A Tennessee judge has ordered the city of Nashville to pay nearly $57,000 in attorney's fees in an open records case related to police reports. Senior Judge Robert E. Lee Davies ruled in August that Metropolitan Nashville Police had misinterpreted and ignored state law regarding prompt responses to records requests after the department began in 2014 to require specific records requests after previously making redacted accident reports available in their entirety. The city had argued that state law gave its attorneys seven days to respond to each request. Davies said records must be released promptly unless there is a specific reason why they can't be. Davis found that the city was willful in failing to follow the law, a requirement for awarding attorney's fees in public records lawsuits.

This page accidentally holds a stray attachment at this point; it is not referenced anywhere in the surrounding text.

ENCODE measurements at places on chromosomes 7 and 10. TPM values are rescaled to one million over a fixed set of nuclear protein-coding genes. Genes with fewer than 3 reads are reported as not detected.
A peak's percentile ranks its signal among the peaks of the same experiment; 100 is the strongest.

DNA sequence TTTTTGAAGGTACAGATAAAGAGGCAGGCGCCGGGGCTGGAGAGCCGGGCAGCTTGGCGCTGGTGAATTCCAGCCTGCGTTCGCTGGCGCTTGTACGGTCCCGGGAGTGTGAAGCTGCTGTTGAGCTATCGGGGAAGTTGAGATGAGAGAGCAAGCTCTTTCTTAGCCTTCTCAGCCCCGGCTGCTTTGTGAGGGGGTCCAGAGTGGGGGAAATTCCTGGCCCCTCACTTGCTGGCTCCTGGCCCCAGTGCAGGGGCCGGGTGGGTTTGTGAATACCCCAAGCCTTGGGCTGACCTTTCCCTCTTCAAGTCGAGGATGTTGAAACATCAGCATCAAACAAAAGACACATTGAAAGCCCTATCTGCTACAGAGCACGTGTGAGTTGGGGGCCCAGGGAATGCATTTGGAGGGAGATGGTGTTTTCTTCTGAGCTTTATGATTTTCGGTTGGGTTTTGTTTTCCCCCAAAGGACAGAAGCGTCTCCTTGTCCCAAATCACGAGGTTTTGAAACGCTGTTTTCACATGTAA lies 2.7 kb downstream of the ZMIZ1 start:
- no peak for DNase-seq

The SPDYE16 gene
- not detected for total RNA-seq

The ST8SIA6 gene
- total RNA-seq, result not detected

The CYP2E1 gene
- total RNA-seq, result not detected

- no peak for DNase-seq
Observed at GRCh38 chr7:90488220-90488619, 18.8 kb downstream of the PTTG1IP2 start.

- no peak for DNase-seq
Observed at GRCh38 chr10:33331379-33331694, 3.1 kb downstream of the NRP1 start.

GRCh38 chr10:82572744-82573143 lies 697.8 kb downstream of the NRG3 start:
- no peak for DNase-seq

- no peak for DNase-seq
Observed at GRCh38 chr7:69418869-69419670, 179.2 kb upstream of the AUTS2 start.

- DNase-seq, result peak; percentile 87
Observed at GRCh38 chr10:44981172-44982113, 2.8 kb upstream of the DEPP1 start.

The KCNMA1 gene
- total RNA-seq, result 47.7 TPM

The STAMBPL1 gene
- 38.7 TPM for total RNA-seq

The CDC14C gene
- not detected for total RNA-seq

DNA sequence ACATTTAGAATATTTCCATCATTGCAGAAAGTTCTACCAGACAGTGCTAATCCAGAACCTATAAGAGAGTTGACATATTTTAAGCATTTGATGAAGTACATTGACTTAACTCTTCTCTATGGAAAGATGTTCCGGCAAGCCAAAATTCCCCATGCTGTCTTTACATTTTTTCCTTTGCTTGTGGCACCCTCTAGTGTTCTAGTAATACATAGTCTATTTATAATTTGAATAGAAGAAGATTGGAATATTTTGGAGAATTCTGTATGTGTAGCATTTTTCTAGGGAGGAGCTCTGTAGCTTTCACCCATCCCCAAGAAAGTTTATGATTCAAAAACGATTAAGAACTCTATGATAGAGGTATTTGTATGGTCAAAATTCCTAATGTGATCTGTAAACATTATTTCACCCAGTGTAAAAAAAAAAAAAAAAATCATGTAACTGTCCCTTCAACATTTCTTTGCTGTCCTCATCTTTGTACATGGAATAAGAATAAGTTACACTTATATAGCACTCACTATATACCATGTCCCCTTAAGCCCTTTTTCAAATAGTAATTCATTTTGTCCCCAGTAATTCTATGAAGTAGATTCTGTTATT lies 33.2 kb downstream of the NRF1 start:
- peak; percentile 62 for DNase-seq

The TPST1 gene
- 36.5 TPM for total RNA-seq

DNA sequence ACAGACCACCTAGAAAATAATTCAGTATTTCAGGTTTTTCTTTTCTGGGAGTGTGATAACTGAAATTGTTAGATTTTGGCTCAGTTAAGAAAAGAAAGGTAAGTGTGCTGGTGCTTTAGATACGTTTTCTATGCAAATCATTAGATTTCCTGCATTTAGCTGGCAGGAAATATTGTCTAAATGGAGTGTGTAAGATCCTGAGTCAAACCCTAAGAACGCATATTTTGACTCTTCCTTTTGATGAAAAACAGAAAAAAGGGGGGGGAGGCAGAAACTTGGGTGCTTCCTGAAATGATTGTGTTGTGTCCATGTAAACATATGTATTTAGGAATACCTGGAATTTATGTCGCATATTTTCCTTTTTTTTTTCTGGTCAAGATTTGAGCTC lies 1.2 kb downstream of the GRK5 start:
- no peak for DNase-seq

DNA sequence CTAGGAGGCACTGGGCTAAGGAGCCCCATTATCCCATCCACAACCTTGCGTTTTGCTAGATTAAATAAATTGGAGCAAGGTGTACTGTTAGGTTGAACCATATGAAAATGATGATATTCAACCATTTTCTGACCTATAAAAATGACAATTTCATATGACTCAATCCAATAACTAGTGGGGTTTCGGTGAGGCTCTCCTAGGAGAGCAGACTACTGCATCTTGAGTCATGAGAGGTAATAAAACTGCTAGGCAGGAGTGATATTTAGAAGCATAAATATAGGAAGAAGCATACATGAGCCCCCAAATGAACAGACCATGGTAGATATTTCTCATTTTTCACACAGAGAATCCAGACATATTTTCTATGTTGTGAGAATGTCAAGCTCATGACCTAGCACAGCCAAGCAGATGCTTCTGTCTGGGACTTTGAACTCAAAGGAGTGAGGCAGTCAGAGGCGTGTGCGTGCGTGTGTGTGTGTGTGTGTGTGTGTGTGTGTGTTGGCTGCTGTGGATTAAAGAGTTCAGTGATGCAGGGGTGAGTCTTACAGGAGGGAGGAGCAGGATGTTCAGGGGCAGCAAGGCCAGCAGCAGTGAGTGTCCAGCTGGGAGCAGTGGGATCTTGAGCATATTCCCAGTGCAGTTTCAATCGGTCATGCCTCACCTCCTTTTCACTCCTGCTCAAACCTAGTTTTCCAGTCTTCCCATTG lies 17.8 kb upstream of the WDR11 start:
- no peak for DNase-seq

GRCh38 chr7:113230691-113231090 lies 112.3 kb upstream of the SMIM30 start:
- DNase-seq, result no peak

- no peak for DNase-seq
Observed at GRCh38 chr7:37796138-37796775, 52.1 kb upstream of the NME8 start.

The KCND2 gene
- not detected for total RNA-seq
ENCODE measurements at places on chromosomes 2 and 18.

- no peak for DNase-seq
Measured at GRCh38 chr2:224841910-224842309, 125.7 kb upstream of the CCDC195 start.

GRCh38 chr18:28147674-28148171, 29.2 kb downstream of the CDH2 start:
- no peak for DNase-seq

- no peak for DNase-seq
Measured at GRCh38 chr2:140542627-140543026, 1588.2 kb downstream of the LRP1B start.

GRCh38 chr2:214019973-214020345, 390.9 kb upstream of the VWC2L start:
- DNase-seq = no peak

D.C. Metro rail oversight plan applauded by transparency advocates

Advocates for government transparency applauded a District of Columbia Council decision to include open records provisions in legislation to create a multijurisdiction Metro safety oversight commission. "Residents are entitled to know what the Metro Safety Commission is doing," Kevin Goldberg, president of D.C. Open Government Coalition, said Tuesday at a public hearing on the legislation. "We absolutely support those changes." The "Metrorail Safety Commission Interstate Compact" would authorize a tri-state panel to create and enforce safety regulations, inspect systems, mete out citations and order Metro officials to prioritize funding on "safety-critical" projects. The proposed commission must be approved by elected officials in the District, Maryland and Virginia.

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Teacher’s records, subject of earlier Supreme Court decision, must be released